16 over 61
Jewish tradition is filled with stories of individuals who take transformative journeys late in their lives. Moses, Abraham, Sarah, Miriam, and Naomi are just a few who make invaluable contributions at mature ages. Instead of diminishing, their relevance to their communities intensifies as they age.
The lessons we learn from today’s older adults are no less significant, and provided the inspiration for the creation of our Wechsler Center for Modern Aging last fall.
The 16 Over 61 Awards are a unique partnership between the JCC and the Forward, in which we spotlight the creativity, leadership, and initiative of adults who exemplify our collective values. We received more than 100 nominations from across the U.S. and Canada, representing a vast range of experience and backgrounds. A selection committee representing both organizations, as well as professionals and laypeople from diverse fields, chose the final 16. Meet the recipients here.
Matthew Baigell, 88
Gerald "Jerry" Cohen, 69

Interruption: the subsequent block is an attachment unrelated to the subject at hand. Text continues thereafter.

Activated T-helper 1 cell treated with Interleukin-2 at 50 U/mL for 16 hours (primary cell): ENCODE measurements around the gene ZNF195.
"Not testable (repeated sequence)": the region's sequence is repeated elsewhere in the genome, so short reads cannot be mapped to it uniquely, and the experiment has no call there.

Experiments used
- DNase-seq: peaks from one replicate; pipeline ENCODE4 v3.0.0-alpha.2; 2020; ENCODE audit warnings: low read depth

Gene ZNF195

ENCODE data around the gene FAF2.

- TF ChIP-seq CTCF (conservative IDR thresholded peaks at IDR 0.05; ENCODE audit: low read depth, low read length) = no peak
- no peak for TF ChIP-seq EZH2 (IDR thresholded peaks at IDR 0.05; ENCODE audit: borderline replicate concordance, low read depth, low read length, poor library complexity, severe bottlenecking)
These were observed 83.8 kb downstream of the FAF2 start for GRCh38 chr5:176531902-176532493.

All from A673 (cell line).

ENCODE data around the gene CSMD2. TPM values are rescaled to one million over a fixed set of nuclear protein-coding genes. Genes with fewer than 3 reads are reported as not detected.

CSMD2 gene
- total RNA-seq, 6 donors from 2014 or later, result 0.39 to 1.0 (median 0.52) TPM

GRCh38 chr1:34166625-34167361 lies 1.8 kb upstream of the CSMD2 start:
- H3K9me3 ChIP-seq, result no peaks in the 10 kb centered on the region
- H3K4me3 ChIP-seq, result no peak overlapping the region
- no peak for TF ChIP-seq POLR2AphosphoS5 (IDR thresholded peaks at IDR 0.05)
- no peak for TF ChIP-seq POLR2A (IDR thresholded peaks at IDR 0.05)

Barbara Finch, 83
Sonia Pressman Fuentes, 93
Arthur Grabiner, 95
Rabbi Joseph Hample, 64
Randee Haven-O'Donnell, 70
Dennis Klein, 72
Sylvia Lustgarten, 94
Muriel Mandell, 99
Noemi Masliah, 70
Ellen Ratner, 76
Stephen Rosen, 87
Dan Rothstein, 66
Zelda R. Stern, 72
Bill Wurtzel, 83
Our 16 Over 61 recipients, along with the other nominees, don’t let age define or stop them. “The point,” said one, “is to embrace and celebrate age wherever one is on the chronological scale. We have been granted a gift of longevity, and we must use that gift.” “Judaism instructs that our time on earth is a gift to ourselves and to all those whom we encounter,” shared another.
Those selected include rabbis, an artist, a musician, social justice advocates, a prison chaplain, educators, LGBTQIA+ activists, and the founder of a Jewish humor group. One had his second bar mitzvah at the age of 83. The youngest is 65; the oldest is 99. All are still active in their fields. What they have in common is a sense of purpose and the desire to leave the world a better place.
Selecting the final 16 was not an easy task. The impressive lifetime accomplishments of each of our nominees are worthy of recognition.
The JCC and the Forward are inspired by our entire community. We wholeheartedly agree with the words of the recipient who said, “To truly honor older persons in our society, we need to work together to elevate their standing, both in our consciousness and in our communities.”
Rabbi Joy Levitt, Chief Executive Officer, Marlene Meyerson JCC Manhattan
Jodi Rudoren, Editor-in-Chief, the Forward
Susan Lechter, Director, The Wechsler Center for Modern Aging